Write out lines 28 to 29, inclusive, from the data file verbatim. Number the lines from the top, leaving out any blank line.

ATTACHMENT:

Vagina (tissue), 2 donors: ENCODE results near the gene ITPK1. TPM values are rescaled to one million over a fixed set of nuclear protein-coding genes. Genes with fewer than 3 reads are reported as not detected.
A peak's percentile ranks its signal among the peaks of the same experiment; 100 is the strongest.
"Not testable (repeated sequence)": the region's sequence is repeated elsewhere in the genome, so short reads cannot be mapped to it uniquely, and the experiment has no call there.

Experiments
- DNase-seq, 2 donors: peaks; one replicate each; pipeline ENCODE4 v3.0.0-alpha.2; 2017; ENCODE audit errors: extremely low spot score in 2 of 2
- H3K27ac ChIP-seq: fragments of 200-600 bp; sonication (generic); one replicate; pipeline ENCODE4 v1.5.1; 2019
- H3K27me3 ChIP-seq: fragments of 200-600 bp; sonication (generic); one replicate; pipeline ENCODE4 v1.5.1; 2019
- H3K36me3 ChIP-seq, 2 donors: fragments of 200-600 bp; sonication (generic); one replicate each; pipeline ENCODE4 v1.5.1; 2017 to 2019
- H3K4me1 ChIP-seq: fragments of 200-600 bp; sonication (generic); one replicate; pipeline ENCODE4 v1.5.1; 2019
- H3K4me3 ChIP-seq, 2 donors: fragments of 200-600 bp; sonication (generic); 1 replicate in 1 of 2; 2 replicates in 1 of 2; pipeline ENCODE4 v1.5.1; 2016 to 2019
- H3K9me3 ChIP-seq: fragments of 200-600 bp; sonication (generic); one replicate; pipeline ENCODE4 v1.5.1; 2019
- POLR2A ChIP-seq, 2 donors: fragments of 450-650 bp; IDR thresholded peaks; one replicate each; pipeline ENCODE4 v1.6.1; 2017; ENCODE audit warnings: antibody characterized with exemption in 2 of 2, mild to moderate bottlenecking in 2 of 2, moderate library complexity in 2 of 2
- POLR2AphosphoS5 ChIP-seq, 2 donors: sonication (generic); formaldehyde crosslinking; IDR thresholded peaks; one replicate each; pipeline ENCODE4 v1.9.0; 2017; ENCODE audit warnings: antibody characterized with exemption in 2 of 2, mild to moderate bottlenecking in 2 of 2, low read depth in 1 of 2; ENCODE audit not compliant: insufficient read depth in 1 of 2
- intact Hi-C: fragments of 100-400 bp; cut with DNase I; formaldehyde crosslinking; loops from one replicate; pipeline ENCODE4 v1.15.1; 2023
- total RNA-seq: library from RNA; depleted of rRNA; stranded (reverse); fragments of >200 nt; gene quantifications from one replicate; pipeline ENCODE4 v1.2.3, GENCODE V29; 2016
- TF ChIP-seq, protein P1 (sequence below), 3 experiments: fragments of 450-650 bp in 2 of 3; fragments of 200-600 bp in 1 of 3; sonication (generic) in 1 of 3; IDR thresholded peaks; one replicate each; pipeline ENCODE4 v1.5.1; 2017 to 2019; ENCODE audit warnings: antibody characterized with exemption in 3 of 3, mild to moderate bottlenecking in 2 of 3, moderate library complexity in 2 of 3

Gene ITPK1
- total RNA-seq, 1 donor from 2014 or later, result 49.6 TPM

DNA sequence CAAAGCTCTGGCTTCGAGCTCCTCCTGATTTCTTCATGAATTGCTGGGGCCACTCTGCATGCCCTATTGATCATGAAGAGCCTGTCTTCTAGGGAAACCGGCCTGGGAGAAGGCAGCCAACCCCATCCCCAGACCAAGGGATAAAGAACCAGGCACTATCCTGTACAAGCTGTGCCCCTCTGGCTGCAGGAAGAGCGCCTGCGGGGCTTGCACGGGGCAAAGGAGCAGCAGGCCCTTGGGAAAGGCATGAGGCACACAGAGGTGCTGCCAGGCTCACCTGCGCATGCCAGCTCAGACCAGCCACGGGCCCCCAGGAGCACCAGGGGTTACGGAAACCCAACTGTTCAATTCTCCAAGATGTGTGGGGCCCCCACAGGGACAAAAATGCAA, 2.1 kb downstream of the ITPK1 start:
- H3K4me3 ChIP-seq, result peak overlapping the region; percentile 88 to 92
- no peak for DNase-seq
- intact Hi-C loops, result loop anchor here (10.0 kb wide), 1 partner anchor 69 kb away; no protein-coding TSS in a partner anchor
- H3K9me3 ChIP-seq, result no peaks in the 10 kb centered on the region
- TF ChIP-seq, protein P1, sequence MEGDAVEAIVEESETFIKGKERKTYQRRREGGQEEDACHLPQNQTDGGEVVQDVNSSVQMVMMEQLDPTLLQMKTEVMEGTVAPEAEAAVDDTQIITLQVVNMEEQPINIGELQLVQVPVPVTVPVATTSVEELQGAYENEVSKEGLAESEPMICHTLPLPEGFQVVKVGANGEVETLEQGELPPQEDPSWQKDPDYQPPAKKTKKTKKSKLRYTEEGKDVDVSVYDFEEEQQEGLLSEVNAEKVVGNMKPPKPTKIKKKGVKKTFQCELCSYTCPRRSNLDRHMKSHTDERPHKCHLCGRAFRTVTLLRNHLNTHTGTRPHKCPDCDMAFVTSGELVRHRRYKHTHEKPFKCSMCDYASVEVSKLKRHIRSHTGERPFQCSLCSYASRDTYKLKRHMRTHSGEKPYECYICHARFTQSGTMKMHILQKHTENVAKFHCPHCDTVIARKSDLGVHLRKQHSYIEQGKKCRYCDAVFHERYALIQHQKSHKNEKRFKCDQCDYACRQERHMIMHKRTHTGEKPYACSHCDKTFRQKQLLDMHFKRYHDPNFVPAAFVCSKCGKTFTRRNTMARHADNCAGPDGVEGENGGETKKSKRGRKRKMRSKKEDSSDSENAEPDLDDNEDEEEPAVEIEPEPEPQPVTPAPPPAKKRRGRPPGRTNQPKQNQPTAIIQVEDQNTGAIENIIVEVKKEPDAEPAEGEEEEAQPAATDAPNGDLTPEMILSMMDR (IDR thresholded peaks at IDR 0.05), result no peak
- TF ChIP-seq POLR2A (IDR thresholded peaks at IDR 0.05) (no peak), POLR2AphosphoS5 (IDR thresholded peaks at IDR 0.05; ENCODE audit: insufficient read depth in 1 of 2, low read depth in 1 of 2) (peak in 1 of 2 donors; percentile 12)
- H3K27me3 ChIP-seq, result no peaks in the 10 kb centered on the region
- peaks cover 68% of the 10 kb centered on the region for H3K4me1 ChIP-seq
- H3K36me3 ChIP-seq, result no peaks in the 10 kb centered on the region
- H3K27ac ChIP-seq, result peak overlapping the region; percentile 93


- H3K36me3 ChIP-seq, result no peaks in the 10 kb centered on the region
- H3K27ac ChIP-seq, result peak overlapping the region; percentile 93